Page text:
COULD IT BE? TWENTY YEARS? WITH MY VINTAGE REVIEW still the lead blurb on the opening page? And 200,000+ copies in print? Yup, yup, and yup: Brian Capon’s masterpiece, “Botany for Gardeners,” was reissued recently, and my glowing praise (written when I was garden editor at “Newsday” newspaper) still applies: “Here is a magical little book for anyone wanting to know the why of gardening’s many miracles.” I believe that this is an essential reference for every gardener—and every young person who otherwise won’t learn the botanical sciences and miss out on a whole lot of life–so I’m offering you a chance to win one of two copies I’m giving away:
The English-born Capon, a doctor of botany from the University of Chicago who went on to be a professor at California State University, Los Angeles for 30 years, has since retired, leaving time for the revamping of “Botany for Gardeners,” the bestselling title for its publisher, Timber Press, in the U.S. and England.
Not only did Capon write it; he illustrated it, too, and even took the plant photographs that further bring the text to life. Capon is also a lifelong gardener, though images of his own place never appear in the pages.
“Botany for Gardeners” was born as a textbook out of lecture notes for a botany class Capon taught for many years to non-science students, so it’s thorough—but not the kind of dense, full-fledged botany text that will scare you away.
In fact (even 20 years later), it just keeps drawing me back in, especially for tidbits like these. Did you know:
- That litmus, the dye used to indicate acidity and alkalinity, is extracted from a lichen? (And another lichen fact: A lichen is a symbiotic reaction between fungus and algae. Who knew?)
- That the saguaro (Carnegiea gigantea), North America’s tallest cactus species, can live 150 years?
- That the branch of a tree is buried deep in the tree’s trunk—not some appendage stuck on merely from the bark outward. Knots in lumber are actually slices through the bases of a branch.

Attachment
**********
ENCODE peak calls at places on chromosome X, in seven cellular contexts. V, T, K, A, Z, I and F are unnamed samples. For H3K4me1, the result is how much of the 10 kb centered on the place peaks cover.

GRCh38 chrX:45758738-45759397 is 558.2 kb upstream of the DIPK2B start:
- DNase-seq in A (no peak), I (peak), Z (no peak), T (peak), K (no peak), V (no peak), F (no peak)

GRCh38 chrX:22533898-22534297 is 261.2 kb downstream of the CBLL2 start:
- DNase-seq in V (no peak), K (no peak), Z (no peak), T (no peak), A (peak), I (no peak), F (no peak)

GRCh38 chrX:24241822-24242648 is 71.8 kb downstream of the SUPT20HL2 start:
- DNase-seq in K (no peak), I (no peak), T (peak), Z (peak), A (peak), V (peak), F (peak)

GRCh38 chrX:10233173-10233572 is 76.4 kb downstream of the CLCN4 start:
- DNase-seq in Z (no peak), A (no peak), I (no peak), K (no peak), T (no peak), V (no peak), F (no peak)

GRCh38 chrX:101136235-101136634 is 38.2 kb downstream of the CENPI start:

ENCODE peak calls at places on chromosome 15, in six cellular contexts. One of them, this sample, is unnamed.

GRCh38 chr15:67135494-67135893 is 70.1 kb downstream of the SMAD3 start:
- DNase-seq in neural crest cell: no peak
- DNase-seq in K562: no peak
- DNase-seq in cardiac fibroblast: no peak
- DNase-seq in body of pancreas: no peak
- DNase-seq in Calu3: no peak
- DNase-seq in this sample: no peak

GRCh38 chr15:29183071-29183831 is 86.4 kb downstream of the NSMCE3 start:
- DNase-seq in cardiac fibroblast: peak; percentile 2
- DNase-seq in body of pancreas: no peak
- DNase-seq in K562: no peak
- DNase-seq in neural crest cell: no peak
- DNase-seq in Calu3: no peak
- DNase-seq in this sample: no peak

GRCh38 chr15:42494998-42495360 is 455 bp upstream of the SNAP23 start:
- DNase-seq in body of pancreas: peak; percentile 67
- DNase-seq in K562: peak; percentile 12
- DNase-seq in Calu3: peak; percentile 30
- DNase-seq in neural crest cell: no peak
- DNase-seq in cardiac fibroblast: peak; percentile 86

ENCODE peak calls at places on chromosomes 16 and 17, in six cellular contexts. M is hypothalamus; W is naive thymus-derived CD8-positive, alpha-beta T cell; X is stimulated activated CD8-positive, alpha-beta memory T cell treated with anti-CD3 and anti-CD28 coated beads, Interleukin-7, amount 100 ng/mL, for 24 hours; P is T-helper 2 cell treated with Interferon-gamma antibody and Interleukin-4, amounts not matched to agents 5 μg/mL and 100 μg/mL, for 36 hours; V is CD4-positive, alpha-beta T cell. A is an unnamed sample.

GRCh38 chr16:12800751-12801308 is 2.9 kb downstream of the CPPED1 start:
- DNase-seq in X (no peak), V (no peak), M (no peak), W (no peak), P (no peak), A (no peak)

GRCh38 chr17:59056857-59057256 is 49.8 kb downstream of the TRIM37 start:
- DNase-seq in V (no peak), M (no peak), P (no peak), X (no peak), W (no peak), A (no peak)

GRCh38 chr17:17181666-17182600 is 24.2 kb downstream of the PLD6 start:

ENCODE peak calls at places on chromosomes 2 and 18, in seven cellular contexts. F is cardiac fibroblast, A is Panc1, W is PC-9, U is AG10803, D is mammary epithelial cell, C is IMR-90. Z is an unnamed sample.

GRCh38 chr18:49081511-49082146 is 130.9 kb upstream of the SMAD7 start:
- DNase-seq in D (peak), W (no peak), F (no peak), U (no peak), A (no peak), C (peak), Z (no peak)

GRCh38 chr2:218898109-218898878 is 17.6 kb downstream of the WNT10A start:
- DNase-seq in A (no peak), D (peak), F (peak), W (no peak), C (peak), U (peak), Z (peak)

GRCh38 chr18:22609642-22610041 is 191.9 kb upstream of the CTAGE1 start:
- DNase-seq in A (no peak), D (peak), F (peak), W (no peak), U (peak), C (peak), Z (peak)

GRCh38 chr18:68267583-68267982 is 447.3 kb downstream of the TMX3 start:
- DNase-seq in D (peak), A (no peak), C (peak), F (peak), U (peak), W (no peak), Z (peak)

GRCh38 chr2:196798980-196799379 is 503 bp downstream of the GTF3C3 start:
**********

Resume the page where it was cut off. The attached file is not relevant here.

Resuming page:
- That there are about 400,000 species of plants—and of those about 150,000 don’t flower.
- That camouflage isn’t just for animals, or the military: Even seeds use it. The color, size and thickness of the covering of many seeds serves to protect them from predation (read: eating by a bird or mouse, for instance). I just never thought of a seed needing to remain safe from predation but yes, of course.
- What the word is for the oozing that happens from the stump when a herbaceous stem is severed, or that you sometimes see exuding from leaf margins? It’s called guttation, and is caused by root pressure. (I just love this word, now that I know it.)
- That the tallest tree, at 379.1 feet, is a California coast redwood, Sequoia sempervirens?
Of course, “Botany for Gardeners” is far more than mere fun tidbits like those. Capon thoroughly covers the bigger picture of how plants work, starting from the cellular level and moving all the way through subjects as complex as reproduction and genetics—each in an understandable manner.
For this gardener, the “why’s” that I’ve been gleaning from Capon all these years certainly have made looking out the window or working in the yard even more miraculous that the mere sight and scents alone ever could have. I highly recommend jumping into botany for gardeners, Capon-style.
The Giveaway Details:
To win one of two copies of “Botany for Gardeners” that I bought to share with you:
Simply comment below by telling us something you think of as a botanical miracle, whether you know the “why” behind it or not. I’ll pick two random winners on Friday, July 30, at noon, when entries will close.